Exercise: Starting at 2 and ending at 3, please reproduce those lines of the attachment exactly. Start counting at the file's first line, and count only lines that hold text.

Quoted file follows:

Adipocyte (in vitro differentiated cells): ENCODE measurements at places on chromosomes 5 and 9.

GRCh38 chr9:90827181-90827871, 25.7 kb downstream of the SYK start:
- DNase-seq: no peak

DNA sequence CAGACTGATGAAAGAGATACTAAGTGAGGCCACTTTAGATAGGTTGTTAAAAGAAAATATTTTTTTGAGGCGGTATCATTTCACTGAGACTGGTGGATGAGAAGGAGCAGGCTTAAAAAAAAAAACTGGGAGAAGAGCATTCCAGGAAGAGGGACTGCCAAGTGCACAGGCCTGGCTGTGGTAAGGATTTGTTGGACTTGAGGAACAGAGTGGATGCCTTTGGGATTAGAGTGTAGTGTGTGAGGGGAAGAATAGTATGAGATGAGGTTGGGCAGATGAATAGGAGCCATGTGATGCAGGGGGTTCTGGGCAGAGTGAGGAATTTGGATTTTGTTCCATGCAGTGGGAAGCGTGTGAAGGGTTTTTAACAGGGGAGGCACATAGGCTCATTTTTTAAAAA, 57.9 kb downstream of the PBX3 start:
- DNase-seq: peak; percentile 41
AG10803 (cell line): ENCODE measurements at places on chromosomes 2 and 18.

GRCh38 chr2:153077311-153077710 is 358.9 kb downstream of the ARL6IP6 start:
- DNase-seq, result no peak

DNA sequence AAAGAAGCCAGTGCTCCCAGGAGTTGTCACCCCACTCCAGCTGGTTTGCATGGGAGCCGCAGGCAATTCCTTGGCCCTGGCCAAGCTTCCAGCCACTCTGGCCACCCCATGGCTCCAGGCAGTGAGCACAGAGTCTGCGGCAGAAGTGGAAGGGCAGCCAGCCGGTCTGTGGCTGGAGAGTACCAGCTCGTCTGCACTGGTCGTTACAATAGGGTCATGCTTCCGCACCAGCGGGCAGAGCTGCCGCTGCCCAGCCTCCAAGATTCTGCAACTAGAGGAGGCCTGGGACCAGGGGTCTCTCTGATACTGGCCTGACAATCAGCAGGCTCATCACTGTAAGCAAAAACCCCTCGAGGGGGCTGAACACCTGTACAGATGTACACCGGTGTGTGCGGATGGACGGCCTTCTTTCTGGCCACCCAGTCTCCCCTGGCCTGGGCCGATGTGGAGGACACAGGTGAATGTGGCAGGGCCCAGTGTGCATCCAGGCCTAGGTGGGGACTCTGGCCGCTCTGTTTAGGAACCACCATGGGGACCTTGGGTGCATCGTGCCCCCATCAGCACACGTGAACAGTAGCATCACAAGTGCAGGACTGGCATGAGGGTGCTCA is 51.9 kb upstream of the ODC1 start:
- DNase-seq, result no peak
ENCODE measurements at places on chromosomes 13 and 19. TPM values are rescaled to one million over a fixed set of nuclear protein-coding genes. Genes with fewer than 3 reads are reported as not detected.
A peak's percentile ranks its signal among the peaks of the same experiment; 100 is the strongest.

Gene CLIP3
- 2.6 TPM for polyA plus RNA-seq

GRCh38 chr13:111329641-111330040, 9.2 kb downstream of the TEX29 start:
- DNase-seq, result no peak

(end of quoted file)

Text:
GRCh38 chr9:90827181-90827871, 25.7 kb downstream of the SYK start:
- DNase-seq: no peak